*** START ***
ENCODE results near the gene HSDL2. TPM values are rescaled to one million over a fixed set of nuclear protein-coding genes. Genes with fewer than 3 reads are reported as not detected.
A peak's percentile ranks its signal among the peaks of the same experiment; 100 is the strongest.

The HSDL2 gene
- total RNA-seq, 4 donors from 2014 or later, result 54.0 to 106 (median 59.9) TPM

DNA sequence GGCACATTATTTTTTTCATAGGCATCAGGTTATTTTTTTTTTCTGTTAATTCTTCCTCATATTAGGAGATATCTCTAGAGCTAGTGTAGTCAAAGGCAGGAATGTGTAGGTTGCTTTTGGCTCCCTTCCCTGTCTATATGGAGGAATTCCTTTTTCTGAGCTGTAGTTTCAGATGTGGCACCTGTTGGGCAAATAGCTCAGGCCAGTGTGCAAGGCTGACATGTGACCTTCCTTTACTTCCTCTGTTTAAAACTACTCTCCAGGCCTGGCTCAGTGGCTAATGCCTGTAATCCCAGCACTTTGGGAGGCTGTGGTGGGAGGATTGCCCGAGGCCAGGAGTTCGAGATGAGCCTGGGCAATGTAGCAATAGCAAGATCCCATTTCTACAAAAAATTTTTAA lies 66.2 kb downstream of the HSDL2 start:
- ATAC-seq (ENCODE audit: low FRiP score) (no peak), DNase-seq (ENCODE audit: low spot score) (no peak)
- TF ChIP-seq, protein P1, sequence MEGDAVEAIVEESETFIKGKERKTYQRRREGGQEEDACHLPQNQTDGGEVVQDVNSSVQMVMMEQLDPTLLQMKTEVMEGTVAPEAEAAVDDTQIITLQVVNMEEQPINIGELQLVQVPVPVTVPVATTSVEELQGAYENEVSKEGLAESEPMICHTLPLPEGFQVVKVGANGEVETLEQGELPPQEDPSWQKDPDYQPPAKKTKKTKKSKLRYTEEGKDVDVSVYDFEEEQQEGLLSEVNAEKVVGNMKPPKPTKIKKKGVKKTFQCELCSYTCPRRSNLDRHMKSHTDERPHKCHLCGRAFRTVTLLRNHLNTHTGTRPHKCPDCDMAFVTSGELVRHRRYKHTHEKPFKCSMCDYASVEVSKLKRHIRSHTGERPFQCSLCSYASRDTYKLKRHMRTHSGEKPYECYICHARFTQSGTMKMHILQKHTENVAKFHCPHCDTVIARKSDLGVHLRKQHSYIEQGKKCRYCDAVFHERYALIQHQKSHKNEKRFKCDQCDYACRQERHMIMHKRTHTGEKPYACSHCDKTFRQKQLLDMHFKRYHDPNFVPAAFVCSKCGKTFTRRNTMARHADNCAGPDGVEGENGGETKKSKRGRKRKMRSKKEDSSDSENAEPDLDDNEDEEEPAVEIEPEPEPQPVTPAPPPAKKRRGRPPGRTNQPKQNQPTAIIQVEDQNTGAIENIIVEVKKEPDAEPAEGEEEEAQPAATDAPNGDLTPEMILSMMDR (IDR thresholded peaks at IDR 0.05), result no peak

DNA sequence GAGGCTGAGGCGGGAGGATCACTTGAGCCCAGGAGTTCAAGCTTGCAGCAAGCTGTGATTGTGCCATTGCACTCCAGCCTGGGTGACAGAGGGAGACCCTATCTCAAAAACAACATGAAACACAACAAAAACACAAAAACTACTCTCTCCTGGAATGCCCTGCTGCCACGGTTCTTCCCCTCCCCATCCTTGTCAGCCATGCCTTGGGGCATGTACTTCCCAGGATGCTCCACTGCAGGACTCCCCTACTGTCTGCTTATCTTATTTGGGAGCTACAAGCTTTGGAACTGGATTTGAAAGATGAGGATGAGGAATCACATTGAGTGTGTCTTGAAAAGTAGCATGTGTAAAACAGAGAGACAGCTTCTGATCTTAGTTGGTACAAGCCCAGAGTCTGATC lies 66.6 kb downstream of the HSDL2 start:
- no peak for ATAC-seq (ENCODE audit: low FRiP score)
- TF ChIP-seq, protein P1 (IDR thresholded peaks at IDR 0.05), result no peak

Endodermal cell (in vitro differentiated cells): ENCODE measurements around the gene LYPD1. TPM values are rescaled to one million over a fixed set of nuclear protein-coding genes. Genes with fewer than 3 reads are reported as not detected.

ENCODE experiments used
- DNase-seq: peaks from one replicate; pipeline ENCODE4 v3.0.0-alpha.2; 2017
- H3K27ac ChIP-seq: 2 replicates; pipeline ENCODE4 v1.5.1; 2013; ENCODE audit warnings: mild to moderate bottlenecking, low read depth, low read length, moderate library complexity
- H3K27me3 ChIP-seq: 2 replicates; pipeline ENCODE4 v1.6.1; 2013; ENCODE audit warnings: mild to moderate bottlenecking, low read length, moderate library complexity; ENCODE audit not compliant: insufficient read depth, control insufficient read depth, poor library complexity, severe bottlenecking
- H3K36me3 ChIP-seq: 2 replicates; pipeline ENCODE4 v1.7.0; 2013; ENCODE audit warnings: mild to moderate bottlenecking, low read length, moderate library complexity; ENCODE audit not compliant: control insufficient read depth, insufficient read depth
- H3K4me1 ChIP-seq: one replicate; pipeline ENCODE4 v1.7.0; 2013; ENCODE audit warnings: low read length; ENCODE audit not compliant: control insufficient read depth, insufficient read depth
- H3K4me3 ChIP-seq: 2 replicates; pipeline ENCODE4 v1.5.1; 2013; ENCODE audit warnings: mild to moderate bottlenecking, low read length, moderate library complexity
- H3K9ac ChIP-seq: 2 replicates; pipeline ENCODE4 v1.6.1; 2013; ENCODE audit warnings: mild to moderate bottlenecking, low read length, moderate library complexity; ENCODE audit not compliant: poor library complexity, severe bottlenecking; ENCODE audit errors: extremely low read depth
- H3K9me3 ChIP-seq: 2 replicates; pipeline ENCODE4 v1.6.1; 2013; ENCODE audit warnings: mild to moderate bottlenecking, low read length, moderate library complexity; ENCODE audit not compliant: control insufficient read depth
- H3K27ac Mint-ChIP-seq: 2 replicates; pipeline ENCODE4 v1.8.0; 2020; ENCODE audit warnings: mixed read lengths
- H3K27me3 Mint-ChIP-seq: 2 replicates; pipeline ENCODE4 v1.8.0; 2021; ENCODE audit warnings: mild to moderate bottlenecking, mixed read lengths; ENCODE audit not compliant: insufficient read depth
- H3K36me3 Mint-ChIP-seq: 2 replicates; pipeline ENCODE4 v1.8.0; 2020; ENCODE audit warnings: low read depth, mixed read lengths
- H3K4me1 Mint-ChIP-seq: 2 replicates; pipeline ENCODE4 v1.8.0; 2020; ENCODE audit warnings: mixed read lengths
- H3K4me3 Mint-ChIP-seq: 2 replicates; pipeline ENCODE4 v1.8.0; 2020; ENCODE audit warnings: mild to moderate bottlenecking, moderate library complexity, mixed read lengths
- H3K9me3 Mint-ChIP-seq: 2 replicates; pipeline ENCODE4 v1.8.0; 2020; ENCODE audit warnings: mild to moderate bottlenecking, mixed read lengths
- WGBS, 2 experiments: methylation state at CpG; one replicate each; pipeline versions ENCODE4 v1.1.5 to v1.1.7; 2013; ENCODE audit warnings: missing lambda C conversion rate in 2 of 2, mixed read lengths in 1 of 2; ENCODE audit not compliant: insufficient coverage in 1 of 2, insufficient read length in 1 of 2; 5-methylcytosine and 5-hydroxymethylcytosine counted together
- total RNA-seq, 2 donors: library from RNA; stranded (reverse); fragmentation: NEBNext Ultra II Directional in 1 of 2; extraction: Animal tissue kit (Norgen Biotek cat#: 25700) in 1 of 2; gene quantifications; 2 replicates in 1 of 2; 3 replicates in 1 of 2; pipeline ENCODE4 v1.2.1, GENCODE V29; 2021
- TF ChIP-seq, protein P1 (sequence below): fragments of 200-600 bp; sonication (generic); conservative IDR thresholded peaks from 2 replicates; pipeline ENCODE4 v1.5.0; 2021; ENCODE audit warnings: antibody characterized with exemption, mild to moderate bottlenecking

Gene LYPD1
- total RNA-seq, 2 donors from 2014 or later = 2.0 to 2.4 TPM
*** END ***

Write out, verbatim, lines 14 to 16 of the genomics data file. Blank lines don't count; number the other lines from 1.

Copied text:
- H3K27ac ChIP-seq: 2 replicates; pipeline ENCODE4 v1.5.1; 2013; ENCODE audit warnings: mild to moderate bottlenecking, low read depth, low read length, moderate library complexity
- H3K27me3 ChIP-seq: 2 replicates; pipeline ENCODE4 v1.6.1; 2013; ENCODE audit warnings: mild to moderate bottlenecking, low read length, moderate library complexity; ENCODE audit not compliant: insufficient read depth, control insufficient read depth, poor library complexity, severe bottlenecking
- H3K36me3 ChIP-seq: 2 replicates; pipeline ENCODE4 v1.7.0; 2013; ENCODE audit warnings: mild to moderate bottlenecking, low read length, moderate library complexity; ENCODE audit not compliant: control insufficient read depth, insufficient read depth